$11,114 for a grand total of $15,364. The corporation collected $1,500 in insurance from the fire and Lauinger, Preuss and Montague signed personal notes for the balance and new shares of stock in the corporation were sold.
Besides the monetary loss from the fire, there was an even greater loss. The files of the Dakota Siftings and The North Dakota Siftings from 1884 through 1918 were lost in the fire. Some of them, but not all, are at the Heritage Center in Bismarck. Files of the paper from
1919 to the present are available at the auditor’s office in the Benson County Courthouse and files from 1963 to the present are available at the Farmers Press office.
The Farmers Press has had many editors. Information is sketchy prior to 1919 but it is known that James W. Sheppard started the paper as Dakota Siftings February 9, 1884 and it is believed he ended his tenure here in 1891. It is believed the following were editors:
Morton Alexander; Bernard H. Feeder; William Miller, May 19, 1899? to April 17, 1908; C.E. White, July 24, 1908 to September of 1910; S.C.
Eldredge, October of 1910 to September of 1912; and William Miller, October of 1912 to June of 1919.
Under the Benson County Farmers Press banner Harry S. Polk was editor from June 26 to Nov. 14, 1919; Hans Grytdahl from Nov. 21, 1919 to July 9, 1920; E.R. Cline from July 20, 1920 to July 25, 1933; S.H.
Farrington from Aug. 1, 1933 to Aug. 31, 1946; Mack L. George from Sept. 1, 1946 to Aug. 31, 1948; Leslie Strand from Sept. 1, 1948 to July 31, 1949; Gene Fesenmaier from Aug. 1, 1949 to July 20, 1950; Hugh Fitzpatrick from July 27, 1950 to Feb. 28, 1954; Les Strand from March 1, 1954 to October 31, 1963; Richard Peterson from Nov. 1, 1963 to Dec. 31, 1966; Les Strand from Jan. 1, 1967 to Sept. 30, 1970; and I’ve been sitting in the editor’s chair from Oct. 1, 1970 to the present.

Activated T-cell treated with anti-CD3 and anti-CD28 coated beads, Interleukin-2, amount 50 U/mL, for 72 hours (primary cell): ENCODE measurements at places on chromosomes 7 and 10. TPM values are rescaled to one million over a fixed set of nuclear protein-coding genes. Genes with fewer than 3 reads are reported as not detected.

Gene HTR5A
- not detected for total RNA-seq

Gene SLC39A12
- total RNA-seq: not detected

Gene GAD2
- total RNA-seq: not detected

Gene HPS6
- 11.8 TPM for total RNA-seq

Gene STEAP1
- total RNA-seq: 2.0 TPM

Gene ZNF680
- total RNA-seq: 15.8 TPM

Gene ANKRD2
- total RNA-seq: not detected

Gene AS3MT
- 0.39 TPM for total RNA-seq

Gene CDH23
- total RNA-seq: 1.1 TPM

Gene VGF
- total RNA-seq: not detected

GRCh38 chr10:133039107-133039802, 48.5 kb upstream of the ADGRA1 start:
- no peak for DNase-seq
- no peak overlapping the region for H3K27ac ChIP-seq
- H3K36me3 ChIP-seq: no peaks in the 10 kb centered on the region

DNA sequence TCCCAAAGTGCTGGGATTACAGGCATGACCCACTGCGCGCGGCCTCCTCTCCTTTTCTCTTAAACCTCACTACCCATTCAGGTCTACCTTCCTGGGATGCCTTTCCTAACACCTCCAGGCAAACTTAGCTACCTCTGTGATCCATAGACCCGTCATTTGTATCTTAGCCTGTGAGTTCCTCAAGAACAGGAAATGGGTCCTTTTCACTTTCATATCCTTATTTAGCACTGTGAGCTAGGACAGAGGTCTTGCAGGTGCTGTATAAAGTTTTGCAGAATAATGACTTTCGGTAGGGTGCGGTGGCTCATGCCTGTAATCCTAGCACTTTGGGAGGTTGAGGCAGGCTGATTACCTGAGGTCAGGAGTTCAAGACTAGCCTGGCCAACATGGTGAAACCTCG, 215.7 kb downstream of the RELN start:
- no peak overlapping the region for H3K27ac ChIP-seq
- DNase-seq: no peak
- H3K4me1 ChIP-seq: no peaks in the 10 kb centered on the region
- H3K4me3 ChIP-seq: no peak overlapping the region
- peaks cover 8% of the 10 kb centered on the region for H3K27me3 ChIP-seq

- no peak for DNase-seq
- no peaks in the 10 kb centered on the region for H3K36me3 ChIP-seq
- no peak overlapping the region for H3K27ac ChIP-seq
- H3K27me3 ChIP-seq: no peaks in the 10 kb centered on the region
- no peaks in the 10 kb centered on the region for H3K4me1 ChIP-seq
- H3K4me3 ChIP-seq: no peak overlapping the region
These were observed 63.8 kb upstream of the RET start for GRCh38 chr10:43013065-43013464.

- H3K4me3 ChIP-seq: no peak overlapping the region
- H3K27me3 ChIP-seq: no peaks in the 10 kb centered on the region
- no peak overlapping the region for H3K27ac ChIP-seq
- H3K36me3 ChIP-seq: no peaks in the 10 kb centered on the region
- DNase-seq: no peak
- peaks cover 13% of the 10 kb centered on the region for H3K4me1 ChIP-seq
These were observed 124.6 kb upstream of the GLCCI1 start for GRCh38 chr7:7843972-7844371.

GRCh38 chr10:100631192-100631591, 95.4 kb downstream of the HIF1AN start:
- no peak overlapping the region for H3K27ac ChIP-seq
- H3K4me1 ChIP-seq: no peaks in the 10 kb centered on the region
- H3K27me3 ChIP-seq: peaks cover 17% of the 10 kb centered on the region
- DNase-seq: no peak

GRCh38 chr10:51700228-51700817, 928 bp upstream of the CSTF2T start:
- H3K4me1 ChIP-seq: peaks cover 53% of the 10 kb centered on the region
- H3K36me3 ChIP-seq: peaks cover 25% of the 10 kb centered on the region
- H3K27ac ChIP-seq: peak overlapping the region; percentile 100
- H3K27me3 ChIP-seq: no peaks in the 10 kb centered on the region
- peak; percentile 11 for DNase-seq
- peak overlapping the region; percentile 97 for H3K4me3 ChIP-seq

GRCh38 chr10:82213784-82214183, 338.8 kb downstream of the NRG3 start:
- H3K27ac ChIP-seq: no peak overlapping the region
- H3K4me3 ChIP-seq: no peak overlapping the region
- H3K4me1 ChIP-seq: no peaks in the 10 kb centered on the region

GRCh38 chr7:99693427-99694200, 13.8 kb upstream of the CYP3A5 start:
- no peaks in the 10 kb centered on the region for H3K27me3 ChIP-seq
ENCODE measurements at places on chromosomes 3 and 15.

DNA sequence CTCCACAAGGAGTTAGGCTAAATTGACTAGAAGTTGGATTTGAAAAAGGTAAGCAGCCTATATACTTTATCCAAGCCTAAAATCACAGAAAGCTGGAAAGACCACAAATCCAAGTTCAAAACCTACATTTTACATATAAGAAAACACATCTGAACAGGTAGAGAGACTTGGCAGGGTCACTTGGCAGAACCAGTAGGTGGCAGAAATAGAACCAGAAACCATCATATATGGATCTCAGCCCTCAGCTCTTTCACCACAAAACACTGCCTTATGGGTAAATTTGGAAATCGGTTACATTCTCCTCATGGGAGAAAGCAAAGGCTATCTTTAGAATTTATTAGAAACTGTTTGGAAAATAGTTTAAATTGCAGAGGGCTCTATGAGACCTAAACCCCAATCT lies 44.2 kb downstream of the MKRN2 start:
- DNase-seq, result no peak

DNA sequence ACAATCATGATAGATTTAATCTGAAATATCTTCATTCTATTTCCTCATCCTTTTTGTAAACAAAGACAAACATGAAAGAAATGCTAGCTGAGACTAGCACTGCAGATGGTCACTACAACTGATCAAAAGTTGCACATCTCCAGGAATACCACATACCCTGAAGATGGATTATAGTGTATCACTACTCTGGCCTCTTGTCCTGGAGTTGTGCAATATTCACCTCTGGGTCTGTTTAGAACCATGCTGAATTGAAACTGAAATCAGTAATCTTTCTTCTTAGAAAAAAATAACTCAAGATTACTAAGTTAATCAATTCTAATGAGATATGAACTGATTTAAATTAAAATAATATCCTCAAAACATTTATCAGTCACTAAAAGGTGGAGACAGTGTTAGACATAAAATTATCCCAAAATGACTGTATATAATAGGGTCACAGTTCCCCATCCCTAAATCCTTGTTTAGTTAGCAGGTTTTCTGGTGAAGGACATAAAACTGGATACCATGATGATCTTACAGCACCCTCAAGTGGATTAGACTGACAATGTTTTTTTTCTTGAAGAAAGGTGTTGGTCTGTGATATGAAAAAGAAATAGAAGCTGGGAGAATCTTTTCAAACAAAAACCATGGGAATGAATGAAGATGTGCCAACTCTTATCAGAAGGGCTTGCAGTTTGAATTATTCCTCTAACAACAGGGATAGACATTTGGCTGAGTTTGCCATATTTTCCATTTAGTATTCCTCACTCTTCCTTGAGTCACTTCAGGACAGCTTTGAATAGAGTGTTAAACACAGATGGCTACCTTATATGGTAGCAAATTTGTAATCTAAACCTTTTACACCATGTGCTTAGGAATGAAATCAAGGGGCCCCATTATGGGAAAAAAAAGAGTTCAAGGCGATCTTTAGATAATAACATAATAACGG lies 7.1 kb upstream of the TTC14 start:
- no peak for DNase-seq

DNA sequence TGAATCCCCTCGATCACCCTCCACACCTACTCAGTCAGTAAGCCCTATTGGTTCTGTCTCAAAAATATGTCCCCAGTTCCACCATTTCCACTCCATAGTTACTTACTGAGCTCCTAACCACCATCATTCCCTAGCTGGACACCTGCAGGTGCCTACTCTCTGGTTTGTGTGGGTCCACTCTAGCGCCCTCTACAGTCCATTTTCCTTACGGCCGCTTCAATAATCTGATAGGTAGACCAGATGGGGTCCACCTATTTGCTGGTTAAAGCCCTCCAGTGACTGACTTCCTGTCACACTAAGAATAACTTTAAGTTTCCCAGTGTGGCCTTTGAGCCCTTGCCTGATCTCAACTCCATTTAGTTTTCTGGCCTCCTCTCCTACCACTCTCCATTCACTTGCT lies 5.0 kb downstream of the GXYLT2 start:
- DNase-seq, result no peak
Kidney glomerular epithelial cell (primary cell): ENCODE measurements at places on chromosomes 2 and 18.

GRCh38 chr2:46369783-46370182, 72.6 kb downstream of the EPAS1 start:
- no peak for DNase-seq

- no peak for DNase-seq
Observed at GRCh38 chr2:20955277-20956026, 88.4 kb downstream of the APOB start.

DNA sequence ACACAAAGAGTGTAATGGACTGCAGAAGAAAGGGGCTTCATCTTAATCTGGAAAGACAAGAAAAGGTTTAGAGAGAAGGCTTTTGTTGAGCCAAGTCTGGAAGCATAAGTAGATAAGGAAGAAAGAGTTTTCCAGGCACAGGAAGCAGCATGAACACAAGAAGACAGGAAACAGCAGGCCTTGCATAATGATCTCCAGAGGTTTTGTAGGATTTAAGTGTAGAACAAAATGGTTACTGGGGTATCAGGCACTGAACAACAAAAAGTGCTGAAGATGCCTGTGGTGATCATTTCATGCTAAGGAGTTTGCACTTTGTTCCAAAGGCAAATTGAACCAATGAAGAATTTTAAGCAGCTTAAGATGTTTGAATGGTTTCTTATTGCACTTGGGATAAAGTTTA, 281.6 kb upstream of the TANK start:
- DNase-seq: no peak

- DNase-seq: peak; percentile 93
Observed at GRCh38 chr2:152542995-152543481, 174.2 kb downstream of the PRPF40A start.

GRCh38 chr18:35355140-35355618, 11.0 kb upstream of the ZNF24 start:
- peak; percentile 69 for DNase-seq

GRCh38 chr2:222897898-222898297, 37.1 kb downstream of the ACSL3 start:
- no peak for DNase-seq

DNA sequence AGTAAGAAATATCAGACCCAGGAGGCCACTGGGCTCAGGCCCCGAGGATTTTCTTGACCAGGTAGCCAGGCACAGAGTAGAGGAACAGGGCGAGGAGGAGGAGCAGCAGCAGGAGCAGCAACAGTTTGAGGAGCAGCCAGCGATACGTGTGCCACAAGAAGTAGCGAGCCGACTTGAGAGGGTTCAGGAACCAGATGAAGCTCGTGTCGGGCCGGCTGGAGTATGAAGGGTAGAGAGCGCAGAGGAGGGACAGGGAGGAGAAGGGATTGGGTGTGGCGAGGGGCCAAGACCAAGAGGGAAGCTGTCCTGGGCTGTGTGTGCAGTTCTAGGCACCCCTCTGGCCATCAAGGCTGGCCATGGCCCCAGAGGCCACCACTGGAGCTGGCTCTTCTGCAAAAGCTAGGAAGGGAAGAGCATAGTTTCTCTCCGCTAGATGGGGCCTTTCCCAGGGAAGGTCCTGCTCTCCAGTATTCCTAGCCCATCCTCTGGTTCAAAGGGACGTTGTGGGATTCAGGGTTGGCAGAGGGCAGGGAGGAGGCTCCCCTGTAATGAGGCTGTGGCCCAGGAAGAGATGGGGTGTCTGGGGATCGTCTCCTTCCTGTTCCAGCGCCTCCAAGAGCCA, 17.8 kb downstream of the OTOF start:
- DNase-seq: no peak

I’ve been editor-publisher of the Farmers Press longer than anyone else in the paper’s history. I actually started working here as a printer’s devil for editor Les Strand in 1959. So the 49th anniversary of my employment at the Farmers Press will be observed in October.
The most interesting period in the history of the Farmers Press was from 1949 to 1954. Benson County residents were treated to some of the liveliest and most stinging editorials ever written. Les Strand was editor and his lease was terminated by the board of directors.
Miffed, Strand started his own newspaper at Leeds, the Benson County Courier and a three-way editorial battle ensued between Strand at Leeds, Fesemnaier (later Hugh Fitzpatrick) at Minnewaukan and Stanley Stiles of the Maddock Standard. Strand was especially adept at raking the other two and the Farmers Press board over the coals. Bert Salisbury and Harry Montague were two of Strand’s favorite targets and Montague complained years later that "I never had such a tough time as during that period." Salisbury didn’t enjoy Strand’s attacks, either, since he resigned from the board in 1950. They managed to patch things up in 1954 and Strand returned to Minnewaukan.
Strand probably had more influence on the history of the Farmers Press than any other editor. He fought with Farmers Press editors Fesenmaier and Fitzpatrick and the board and finally got his way by taking over the Farmers Press again in 1954. He merged the Benson County Courier of Leeds with the Farmers Press and later bought the Maddock Standard and merged that with the Farmers Press, making it truly a county paper. He changed the Farmers Press from being a letterpress operation to the modern offset method, which was no small undertaking.
In the 1990’s I discovered that the state of North Dakota had dissolved the Benson County Farmers Press, Inc. in 1939 because the proper paperwork had not been submitted to the ND Secretary of State.
So the hundreds of shares of stock sold to finance the new building in the 1950s were illegal transactions. In 2004 I gained possession of the newspaper through district court proceedings.